Estate and Gift Tax Bill Introduced in House

Pending Legislation

On November 17, 2011, Congressman Jim McDermott (D-WA), a senior member of the House Ways and Means Committee, introduced HR 3467, the “Sensible Estate Tax Act of 2011”.   Along with changes to the estate tax, the bill includes many of Obama’s 2012 Fiscal Year Proposals with regard to gift and GST taxes. The bill includes the following:
Estate Tax Exclusion Amount of $1,000,000 with Top Rate of 55%:
Reduction of the estate tax exclusion amount to $1 million for decedents dying after December 31, 2011, and indexing for inflation from the year 2000 for decedents dying after 2012. The top tax rate is 55%, and the graduated amounts subject to the rate schedule would also be indexed for inflation.
Provisions designed to coordinate with the gift tax to reflect the decrease in the applicable exclusion amount.
Permanent Spousal Portability of the Estate Tax Exclusion Amount:
The Tax Relief, Unemployment Insurance Reauthorization, and Job Creation Act of 2010 (the “2010 Act”) created portability of the estate tax exemption between spouses, but the law expires on December 31, 2012.   The Bill makes portability permanent.
Also included is a technical correction in the definition of “deceased spousal unused exclusion amount (“DSUEA”)” of a surviving spouse.  The reference to the basic exclusion amount of the last deceased spouse of the surviving spouse would be replaced with a reference to the applicable exclusion amount of the last deceased spouse, so that the statute would reflect the calculation of the DSUEA as described by the Joint Committee on Taxation.
Credit for State Death Taxes Restored:
The credit was phased out from 2002 to 2005. Before, many states had estate tax laws that permitted them to “pick up” the amounts allowable as a federal estate tax credit. Thus states could share in the estate tax collections without increasing the overall estate tax burden.  The bill would restore the revenue sharing mechanism with the states.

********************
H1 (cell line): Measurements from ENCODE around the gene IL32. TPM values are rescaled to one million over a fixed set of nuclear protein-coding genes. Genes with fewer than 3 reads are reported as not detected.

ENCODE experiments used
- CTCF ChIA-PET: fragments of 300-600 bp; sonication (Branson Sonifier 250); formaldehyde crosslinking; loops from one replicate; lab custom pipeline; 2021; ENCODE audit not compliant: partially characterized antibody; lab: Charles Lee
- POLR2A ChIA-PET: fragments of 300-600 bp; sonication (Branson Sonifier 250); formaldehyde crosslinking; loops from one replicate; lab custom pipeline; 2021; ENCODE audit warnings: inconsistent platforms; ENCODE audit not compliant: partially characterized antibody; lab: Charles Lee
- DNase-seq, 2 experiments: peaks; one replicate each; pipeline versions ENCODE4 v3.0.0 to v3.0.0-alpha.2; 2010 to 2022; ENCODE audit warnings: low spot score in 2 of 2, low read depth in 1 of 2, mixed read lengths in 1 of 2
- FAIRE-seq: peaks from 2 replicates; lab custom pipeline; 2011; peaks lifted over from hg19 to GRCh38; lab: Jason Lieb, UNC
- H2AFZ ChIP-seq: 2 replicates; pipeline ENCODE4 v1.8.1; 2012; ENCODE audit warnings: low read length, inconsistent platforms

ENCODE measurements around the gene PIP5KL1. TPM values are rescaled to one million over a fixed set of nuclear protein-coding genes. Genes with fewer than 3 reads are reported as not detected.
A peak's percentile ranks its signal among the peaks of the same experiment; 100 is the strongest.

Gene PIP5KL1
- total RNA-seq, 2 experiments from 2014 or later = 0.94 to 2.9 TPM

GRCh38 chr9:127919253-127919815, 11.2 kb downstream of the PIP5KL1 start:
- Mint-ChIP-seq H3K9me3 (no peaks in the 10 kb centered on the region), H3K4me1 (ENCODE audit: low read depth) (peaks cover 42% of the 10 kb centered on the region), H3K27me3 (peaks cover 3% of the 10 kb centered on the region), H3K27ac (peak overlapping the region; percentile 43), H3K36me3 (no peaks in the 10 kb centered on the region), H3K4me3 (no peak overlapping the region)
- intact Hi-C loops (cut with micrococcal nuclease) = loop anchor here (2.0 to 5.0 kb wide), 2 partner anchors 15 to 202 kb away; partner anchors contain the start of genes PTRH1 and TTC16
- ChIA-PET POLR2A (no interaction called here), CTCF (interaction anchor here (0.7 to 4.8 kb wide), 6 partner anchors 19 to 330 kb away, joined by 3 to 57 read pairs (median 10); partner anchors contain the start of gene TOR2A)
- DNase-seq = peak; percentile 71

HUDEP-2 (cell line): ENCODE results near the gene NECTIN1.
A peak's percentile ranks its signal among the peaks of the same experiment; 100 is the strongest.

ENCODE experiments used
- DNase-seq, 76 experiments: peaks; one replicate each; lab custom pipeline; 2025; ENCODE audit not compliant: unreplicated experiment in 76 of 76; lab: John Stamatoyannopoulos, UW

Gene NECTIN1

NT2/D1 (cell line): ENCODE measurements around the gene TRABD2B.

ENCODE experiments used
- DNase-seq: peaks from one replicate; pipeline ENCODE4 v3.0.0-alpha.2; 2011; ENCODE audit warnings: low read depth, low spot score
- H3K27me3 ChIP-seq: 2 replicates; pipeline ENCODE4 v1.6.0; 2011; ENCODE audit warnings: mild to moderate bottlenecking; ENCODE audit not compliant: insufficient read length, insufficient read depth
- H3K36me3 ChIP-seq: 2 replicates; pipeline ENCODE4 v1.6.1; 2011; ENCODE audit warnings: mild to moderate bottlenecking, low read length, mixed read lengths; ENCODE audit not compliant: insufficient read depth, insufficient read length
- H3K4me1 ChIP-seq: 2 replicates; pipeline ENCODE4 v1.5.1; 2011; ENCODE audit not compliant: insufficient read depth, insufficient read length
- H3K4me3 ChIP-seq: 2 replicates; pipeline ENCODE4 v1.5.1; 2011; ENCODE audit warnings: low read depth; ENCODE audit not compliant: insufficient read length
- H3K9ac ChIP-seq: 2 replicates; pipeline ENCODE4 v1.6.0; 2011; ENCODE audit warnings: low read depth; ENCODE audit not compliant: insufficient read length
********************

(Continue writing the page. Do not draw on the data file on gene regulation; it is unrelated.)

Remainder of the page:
Valuation Discounts and Minority Interest Discounts Limited:
Valuation discount limitations for certain transfers of nonbusiness assets (defined as an asset which is not used in the active conduct of one or more trades or businesses), including:
  • For the transfer of an interest in an entity which is not actively traded, no valuation discount would be allowed with respect to “nonbusiness assets”;
  • For the transfer of an interest in an entity which is not actively traded, no discount would be allowed by reason of the fact that the transferee does not have control of the entity if the transferee and the transferee’s family members have control of the entity.
  • Effective with regard to transfers after the date of enactment.
Consistency in Value For Transfer and Income Tax Purposes Would be Required :
Imposition of a consistency and a reporting requirement, with penalties for inconsistent basis reporting. The basis of property acquired from a decedent pursuant to Internal Revenue Code (“IRC”) Section 1014 must equal the value of that property for estate tax purposes, and the basis of property received by gift must equal the donor’s basis determined under IRC Section 1015.
Effective for transfers for which returns are filed after the date of enactment.
Restrictions on Grantor Retained Annuity Trusts :
  • Minimum 10 year term;
  • Annuity payment cannot be reduced from one year to the next during the first 10 years of the GRAT term; and
  • The remainder interest at the time of the transfer must have “a value greater than zero.’’
  • The bill contains no guidance regarding the parameters of the  “greater than zero” requirement.
  • Effective for transfers made after the date of enactment.
Duration of Generation-Skipping Transfer Tax Exemption Limited:
Expiration of the GST exemption 90 years after the establishment of a trust. This is done by increasing to one the inclusion ratio with respect to property transferred after that date.
Applies to trusts created after enactment, and to transfers made from pre-existing trusts if the transfer is made out of principal added to the trust after the date of enactment (subject to grandfathering exceptions).
My view is the that Bill has no chance of passage in its current form, the main sticking point being the drastic reduction of the current estate tax exemption and increase of the rate.
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